"He's fine," said Gonzalez before the game. "It's one of those things. He's had it before. It flairs up on him a little bit. I'm not a trainer, not a medical, but the weather's got something to do it. But I checked with him this morning. He said, 'Fredi, I feel great. I felt like if I had enough time yesterday I probably could have stayed in the game.' I'm like, 'Son of a gun, you looked like you were hurtin'.'"

Upton continued putting the hurt on opposing pitchers over the last 39 games, batting .290 (40-for-138), with six homers and 27 RBIs. He carries a six-game hitting streak into Saturday's game, during which he's hit .316 (6-for-19). For the homestand, he's hit in seven of the first eight games, with two doubles, three homers, nine RBIs. He's also shown a great eye at the plate, walking eight times vs. eight strikeouts.

Braves players take Ice Bucket Challenge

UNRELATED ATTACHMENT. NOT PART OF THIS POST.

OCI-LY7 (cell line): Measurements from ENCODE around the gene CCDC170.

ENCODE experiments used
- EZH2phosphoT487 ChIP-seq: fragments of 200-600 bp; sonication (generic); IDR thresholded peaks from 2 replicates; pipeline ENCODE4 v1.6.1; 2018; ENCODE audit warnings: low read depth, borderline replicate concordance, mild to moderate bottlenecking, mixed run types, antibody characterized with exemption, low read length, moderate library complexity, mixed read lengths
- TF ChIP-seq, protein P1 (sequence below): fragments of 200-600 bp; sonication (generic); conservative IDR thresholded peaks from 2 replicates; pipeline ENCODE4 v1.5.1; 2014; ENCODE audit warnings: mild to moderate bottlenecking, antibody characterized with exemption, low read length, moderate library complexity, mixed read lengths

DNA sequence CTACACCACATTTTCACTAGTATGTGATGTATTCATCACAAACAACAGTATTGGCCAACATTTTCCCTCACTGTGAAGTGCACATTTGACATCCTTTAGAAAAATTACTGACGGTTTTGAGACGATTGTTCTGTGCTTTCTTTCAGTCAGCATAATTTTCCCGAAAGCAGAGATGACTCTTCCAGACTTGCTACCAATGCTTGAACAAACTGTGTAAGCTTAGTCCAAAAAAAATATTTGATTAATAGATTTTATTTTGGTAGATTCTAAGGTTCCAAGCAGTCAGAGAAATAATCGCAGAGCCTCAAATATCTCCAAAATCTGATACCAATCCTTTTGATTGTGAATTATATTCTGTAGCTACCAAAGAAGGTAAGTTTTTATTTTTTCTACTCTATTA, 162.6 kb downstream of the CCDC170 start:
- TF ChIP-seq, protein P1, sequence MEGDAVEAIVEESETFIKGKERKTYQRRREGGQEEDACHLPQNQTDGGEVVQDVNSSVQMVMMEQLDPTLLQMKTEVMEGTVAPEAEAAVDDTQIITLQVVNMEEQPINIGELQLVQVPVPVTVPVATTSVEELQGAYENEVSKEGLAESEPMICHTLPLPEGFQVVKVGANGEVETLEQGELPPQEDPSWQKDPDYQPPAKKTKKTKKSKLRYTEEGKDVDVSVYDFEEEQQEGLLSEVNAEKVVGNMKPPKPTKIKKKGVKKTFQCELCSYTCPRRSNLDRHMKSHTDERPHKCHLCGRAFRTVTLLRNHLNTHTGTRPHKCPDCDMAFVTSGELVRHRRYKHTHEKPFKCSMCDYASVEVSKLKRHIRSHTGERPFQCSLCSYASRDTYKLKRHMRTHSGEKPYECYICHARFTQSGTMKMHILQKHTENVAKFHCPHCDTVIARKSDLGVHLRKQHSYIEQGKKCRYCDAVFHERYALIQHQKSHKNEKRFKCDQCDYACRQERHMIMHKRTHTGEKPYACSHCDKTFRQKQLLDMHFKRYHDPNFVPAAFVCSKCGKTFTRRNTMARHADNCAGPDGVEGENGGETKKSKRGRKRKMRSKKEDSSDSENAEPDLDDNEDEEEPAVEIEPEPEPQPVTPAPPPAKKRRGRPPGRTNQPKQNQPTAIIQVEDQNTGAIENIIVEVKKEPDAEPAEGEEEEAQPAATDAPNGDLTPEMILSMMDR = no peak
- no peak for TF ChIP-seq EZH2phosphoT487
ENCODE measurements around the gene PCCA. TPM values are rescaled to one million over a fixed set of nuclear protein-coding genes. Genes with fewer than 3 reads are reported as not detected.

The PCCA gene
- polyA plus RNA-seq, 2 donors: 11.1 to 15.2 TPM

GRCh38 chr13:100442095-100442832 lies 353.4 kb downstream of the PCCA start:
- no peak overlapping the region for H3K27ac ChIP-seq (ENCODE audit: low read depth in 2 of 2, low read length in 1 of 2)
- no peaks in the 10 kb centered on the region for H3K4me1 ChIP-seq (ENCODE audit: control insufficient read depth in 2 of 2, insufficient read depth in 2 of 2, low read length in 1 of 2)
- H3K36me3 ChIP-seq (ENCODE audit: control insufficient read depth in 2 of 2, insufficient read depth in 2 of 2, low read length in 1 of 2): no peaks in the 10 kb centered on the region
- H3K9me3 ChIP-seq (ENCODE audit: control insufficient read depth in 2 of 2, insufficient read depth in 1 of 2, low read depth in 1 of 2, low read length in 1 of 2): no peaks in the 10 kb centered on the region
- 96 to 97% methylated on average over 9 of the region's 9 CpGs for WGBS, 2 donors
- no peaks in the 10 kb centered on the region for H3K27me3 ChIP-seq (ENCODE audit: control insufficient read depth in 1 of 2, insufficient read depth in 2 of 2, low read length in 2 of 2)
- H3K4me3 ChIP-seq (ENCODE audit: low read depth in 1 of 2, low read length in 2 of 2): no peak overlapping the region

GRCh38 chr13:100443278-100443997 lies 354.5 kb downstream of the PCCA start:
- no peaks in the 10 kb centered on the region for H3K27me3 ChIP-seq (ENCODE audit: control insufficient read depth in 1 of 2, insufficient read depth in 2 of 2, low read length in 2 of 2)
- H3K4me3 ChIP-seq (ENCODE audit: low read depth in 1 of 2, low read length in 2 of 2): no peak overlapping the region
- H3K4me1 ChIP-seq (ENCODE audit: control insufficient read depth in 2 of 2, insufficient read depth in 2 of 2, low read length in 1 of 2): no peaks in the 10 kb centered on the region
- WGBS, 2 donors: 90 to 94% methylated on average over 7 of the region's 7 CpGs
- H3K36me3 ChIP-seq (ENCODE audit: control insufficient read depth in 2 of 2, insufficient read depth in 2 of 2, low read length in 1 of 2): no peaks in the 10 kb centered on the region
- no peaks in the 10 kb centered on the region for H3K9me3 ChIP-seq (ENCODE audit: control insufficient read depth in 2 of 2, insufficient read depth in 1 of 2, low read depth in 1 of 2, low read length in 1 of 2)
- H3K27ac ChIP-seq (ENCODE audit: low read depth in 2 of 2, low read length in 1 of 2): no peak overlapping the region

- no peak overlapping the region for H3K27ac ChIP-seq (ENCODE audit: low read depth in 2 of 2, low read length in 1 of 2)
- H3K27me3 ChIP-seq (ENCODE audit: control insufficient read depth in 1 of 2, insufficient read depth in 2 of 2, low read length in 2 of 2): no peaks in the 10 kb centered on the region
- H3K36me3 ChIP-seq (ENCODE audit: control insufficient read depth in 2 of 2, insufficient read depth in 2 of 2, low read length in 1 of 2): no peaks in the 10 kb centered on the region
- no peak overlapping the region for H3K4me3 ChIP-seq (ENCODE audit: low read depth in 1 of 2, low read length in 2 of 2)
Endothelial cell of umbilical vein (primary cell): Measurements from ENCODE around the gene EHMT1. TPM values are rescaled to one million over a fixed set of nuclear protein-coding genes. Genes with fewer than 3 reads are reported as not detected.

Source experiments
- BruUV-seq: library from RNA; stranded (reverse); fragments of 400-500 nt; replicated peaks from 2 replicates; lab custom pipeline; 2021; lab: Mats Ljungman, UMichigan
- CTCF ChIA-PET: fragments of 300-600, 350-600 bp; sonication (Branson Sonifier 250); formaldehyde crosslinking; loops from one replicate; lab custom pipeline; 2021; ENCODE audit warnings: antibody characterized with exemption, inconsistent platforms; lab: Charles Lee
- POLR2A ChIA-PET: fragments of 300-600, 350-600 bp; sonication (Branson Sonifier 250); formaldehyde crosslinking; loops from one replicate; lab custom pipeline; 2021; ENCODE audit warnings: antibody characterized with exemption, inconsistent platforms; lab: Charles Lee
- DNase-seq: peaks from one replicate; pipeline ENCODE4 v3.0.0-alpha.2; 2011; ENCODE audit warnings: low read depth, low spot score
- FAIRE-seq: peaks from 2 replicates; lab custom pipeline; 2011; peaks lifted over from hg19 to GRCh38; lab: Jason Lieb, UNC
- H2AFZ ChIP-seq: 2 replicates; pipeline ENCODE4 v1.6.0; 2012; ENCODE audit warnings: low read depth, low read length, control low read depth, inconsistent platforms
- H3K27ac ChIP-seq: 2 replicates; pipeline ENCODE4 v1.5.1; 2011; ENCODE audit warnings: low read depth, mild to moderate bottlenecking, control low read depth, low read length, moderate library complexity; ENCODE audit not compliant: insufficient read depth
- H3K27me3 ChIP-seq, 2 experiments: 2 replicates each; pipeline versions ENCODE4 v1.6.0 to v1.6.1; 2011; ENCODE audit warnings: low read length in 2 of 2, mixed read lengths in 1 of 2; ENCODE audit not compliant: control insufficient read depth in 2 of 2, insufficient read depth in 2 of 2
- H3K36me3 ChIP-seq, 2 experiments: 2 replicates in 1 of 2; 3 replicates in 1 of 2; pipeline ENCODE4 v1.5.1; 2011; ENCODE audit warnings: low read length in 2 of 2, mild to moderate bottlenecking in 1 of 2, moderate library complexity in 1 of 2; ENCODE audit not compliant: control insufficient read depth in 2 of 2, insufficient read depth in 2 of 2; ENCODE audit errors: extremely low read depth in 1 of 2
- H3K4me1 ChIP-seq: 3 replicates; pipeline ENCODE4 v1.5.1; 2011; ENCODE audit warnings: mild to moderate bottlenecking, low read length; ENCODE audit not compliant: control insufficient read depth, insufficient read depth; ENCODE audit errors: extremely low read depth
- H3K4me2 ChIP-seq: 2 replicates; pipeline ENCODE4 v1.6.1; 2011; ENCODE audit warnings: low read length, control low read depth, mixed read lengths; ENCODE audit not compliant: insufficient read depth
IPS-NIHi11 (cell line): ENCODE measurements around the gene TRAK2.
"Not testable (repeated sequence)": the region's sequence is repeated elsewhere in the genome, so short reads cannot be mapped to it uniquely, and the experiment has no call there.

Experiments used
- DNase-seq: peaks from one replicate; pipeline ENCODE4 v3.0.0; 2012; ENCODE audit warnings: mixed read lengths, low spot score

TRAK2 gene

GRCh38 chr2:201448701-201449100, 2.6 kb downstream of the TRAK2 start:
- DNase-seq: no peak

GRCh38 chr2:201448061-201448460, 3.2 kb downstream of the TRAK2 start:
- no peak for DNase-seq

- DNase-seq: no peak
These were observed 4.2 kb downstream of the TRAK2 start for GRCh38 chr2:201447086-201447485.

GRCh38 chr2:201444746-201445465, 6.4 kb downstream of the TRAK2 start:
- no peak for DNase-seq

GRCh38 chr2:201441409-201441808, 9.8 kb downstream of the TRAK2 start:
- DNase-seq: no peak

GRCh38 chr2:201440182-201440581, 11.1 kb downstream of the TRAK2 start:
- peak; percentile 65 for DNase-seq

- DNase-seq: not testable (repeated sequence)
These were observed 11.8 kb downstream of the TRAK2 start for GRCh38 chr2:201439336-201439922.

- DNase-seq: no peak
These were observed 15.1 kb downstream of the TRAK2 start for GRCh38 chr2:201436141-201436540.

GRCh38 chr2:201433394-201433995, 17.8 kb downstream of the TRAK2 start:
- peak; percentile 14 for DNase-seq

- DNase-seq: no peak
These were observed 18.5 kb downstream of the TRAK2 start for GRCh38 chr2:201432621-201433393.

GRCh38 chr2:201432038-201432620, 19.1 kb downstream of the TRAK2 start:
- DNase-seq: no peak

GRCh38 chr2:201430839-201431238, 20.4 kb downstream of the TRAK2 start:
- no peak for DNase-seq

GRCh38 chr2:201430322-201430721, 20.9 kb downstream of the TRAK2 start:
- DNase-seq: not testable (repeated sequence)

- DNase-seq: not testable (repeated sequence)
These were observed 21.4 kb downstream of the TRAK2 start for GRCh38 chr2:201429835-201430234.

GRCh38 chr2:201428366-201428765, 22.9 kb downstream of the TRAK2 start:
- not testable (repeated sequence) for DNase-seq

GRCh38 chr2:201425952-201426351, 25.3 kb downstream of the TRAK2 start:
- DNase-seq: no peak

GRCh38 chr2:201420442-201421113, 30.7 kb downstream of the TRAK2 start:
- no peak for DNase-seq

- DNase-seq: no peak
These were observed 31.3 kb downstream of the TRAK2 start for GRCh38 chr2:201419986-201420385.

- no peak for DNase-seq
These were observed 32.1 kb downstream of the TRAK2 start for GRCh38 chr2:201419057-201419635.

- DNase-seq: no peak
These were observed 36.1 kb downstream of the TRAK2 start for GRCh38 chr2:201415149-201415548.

ATLANTA -- The Ice Bucket Challenge is the hottest trend around the sports and entertainment world right now ... or is it the coolest?

Friday afternoon at Turner Field, Braves first baseman Freddie Freeman, and several of his teammates, took turns participating in the charitable pursuit, in which they get an ice-filled cooler dumped over their heads.

"We're going to do that. It's for a good cause so it will be fun," said Freeman, who was challenged to participate by his brother, Andrew.

The initiative, which helps raise money and awareness for amyotrophic lateral sclerosis (ALS), aka Lou Gehrig's Disease, is credited to former Boston College baseball player Pete Frates, who's been living with ALS since 2012. He began the craze in late July and celebrities of sports, entertainment and all walks of life have jumped on board.

Once someone gets dunked, that person can make a donation to the ALS Association then can issue three challenges.